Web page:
Another “nonpartisan” online service banned prominent Islam scholar and jihad critic Robert Spencer, under similarly vague pretenses.
LifeSiteNews reported last week that the fundraising service Patreon was removing his account, which he had just set up weeks before to finance a new video studio, claiming Mastercard had forced their hand. A subsequent Daily Beast report revealed that the credit card company had consulted the Southern Poverty Law Center (SPLC) about Spencer, and was driven to do so by the left-wing group Color of Change. Left-wing groups have labeled Spencer a purveyor of “hate” over his forceful critiques of Islamic theology and Muslim extremism.
On August 21, Spencer revealed on his website Jihad Watch that GoFundMe, where he had moved his fundraising efforts after the ordeal, had begun canceling and refunding donations users had made to him without explanation. “We’re sorry, but we have canceled your 08/21 withdrawal of $3,299.42 from WePay Payments,” an email read.
Spencer requested an explanation, and followed up the next day with a post detailing GoFundMe’s replies. “WePay is unable to process payments related to Hate, violence, racial intolerance, terrorism, the financial exploitation of a crime, or items or activities that encourage, promote, facilitate, or instruct others regarding the same,” said WePay, the company that processes GoFundMe payments. “Thank you for understanding and we apologize that we couldn’t offer a better solution.”
“But I don’t do any of those things,” Spencer wrote back. “On what grounds are you accusing me of this? I don’t spread hate or encourage violence or intolerance or terrorism, etc. I don’t do any of these things. On what basis are you claiming that I do?”
“Yes,” Spencer told PJ Media when asked whether GoFundMe’s actions effectively constituted stealing funds from him. “They were pledged to me voluntarily. I have people contacting me now and asking why their donation was refunded, and GoFundMe is having the audacity to say that they have to contact me to find out why.” He added on Twitter that he is currently talking with attorneys to explore whether GoFundMe’s actions can be challenged.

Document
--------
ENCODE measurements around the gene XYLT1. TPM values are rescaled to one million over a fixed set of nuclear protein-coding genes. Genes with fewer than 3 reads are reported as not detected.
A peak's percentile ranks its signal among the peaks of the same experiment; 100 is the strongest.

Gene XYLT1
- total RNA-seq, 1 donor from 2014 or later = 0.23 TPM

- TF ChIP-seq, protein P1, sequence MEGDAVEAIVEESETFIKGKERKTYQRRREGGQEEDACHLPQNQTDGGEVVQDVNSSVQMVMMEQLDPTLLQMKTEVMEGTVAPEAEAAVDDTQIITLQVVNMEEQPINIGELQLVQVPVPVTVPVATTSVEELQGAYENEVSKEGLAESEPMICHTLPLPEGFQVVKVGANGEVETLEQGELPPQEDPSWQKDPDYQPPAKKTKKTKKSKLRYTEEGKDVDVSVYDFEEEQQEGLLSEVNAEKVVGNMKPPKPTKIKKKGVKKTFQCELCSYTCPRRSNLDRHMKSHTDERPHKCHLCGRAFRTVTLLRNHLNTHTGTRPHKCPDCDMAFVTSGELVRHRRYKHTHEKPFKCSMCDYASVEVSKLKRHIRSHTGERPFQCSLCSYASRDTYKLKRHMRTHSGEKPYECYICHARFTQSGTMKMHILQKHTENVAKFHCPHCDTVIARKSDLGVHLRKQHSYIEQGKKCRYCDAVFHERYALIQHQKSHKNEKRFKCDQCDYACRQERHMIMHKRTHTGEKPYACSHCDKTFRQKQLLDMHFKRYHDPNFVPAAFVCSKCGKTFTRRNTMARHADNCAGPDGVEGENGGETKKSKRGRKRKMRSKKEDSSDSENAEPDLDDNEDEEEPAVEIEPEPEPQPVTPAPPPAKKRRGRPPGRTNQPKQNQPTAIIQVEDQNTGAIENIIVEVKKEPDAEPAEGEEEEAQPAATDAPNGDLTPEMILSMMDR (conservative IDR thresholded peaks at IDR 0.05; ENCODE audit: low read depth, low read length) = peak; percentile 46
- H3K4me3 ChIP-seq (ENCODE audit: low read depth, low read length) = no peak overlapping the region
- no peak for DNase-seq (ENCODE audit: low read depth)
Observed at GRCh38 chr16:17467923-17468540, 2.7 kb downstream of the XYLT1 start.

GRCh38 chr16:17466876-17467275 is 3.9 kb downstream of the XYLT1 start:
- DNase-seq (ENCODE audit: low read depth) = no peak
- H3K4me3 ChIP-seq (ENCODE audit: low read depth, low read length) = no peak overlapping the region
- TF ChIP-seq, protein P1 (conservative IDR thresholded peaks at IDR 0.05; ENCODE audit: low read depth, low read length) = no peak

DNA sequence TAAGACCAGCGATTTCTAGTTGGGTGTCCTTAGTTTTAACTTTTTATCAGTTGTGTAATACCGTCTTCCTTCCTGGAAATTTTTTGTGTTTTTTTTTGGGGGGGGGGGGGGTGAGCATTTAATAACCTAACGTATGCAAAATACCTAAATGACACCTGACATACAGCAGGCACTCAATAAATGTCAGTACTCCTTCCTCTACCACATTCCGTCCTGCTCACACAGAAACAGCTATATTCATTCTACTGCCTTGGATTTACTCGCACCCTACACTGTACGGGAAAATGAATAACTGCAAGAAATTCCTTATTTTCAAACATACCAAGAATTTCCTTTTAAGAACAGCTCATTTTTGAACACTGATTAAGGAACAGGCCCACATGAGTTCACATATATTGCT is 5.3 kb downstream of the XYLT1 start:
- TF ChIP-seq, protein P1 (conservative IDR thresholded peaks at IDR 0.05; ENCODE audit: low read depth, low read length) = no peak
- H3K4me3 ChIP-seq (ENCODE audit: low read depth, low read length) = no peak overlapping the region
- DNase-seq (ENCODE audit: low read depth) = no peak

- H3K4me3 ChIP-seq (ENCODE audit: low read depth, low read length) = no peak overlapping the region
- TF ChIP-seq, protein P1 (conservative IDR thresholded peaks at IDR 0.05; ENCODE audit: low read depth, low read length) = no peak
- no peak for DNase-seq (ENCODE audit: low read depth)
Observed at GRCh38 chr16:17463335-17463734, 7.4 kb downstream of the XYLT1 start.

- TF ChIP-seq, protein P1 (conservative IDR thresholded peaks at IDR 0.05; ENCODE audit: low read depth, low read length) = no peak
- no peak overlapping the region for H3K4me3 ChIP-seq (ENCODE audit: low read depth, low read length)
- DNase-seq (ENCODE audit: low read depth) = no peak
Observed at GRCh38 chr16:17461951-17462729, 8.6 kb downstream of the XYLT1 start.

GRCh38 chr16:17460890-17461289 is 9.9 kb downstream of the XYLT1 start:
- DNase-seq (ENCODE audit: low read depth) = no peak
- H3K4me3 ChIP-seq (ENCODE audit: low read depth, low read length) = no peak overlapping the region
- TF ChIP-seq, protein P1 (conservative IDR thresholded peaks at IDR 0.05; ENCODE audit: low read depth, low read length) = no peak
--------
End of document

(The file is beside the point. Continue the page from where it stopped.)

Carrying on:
“What amazes me further is that so many people are crowing about this, tweeting happily at me that I’m getting what I deserve for not believing Islam is a religion of peace, and all that,” Spencer wrote. “They don’t seem to realize that a pattern has now been set in motion that could turn on them just as easily as it has turned on me.”
The author marveled at the fact that SPLC’s reputation as an authority on “hate groups” remains unquestioned by major companies even after the organization was forced to make a public apology for making similar claims about another group, Maajid Nawaz’s Quilliam Foundation, as part of a $3.4 million defamation settlement. “But GoFundMe, like Patreon and MasterCard, allow no appeal, no discussion, no questioning of the SPLC’s fiat,” he lamented.
Spencer is only the latest conservative who left-wing activists have gotten banned from or restricted on a wide range of online services and social media platforms. SPLC’s campaigns have gotten the donation processing service Vanco (which is affiliated with Wells Fargo) to cut ties with the Ruth Institute; convinced the charity monitor GuideStar to label 46 conservative organizations, including the Family Research Council (FRC) and the American College of Pediatricians (ACP), as “hate groups,” and gotten Alliance Defending Freedom (ADF) banned from the AmazonSmile charity program.
A confidential memo written last year by the far-left Media Matters details a comprehensive campaign to pressure social media and tech companies into silencing conservatives, and previous analyses have found that Facebook’s algorithm changes disproportionately impact conservative publishers.
There is also growing fear among conservatives that censorship campaigns are spreading to services such as Apple, Spotify, and even DNS registrars, making it harder for silenced voices to set up viable alternatives to Facebook, Twitter, and YouTube.
Conservatives are divided on whether and how the federal government should intervene in these areas. Several have suggested that Congress should at least repeal social media companies’ immunity from liability for content they allow on their platforms, which is predicated on platforms being truly neutral and open, rather than exercising editorial judgment over content.
“The authoritarian Left is stamping out all dissenting voices,” Spencer said, predicting that if it continues unchallenged, “people who don’t hold the accepted opinions will not be able to hold jobs, have bank accounts, buy from various outlets, etc. Think this is hysterical and will never happen here? Watch.
“These times call for courage, and yet this is an age of universal cowardice,” he concluded. “It is unlikely to end well.”